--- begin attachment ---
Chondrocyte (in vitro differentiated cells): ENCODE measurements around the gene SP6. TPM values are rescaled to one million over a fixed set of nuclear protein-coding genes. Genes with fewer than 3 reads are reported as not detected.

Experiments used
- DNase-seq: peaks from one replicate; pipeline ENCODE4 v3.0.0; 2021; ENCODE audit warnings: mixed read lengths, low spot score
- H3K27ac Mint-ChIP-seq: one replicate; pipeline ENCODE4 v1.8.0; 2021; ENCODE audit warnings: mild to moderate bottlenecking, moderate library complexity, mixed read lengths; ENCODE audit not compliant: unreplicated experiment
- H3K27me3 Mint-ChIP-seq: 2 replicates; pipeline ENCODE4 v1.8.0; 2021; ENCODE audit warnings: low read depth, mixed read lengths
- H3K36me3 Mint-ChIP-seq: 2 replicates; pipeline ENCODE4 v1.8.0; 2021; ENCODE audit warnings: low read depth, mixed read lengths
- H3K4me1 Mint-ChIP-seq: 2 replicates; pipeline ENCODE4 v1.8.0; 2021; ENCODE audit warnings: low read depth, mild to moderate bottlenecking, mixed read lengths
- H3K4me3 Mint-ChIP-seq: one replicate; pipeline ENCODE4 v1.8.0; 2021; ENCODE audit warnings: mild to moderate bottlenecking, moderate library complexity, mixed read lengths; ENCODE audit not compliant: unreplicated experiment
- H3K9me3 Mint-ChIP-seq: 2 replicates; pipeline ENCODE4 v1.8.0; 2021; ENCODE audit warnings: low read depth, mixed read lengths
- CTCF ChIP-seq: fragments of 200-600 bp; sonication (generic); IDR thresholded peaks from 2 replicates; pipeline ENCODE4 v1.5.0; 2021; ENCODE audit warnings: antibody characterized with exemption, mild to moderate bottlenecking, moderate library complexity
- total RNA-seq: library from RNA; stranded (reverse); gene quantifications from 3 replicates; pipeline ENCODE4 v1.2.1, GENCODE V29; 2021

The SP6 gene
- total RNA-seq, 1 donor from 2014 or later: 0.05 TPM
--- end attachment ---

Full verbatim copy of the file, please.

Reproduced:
Chondrocyte (in vitro differentiated cells): ENCODE measurements around the gene SP6. TPM values are rescaled to one million over a fixed set of nuclear protein-coding genes. Genes with fewer than 3 reads are reported as not detected.

Experiments used
- DNase-seq: peaks from one replicate; pipeline ENCODE4 v3.0.0; 2021; ENCODE audit warnings: mixed read lengths, low spot score
- H3K27ac Mint-ChIP-seq: one replicate; pipeline ENCODE4 v1.8.0; 2021; ENCODE audit warnings: mild to moderate bottlenecking, moderate library complexity, mixed read lengths; ENCODE audit not compliant: unreplicated experiment
- H3K27me3 Mint-ChIP-seq: 2 replicates; pipeline ENCODE4 v1.8.0; 2021; ENCODE audit warnings: low read depth, mixed read lengths
- H3K36me3 Mint-ChIP-seq: 2 replicates; pipeline ENCODE4 v1.8.0; 2021; ENCODE audit warnings: low read depth, mixed read lengths
- H3K4me1 Mint-ChIP-seq: 2 replicates; pipeline ENCODE4 v1.8.0; 2021; ENCODE audit warnings: low read depth, mild to moderate bottlenecking, mixed read lengths
- H3K4me3 Mint-ChIP-seq: one replicate; pipeline ENCODE4 v1.8.0; 2021; ENCODE audit warnings: mild to moderate bottlenecking, moderate library complexity, mixed read lengths; ENCODE audit not compliant: unreplicated experiment
- H3K9me3 Mint-ChIP-seq: 2 replicates; pipeline ENCODE4 v1.8.0; 2021; ENCODE audit warnings: low read depth, mixed read lengths
- CTCF ChIP-seq: fragments of 200-600 bp; sonication (generic); IDR thresholded peaks from 2 replicates; pipeline ENCODE4 v1.5.0; 2021; ENCODE audit warnings: antibody characterized with exemption, mild to moderate bottlenecking, moderate library complexity
- total RNA-seq: library from RNA; stranded (reverse); gene quantifications from 3 replicates; pipeline ENCODE4 v1.2.1, GENCODE V29; 2021

The SP6 gene
- total RNA-seq, 1 donor from 2014 or later: 0.05 TPM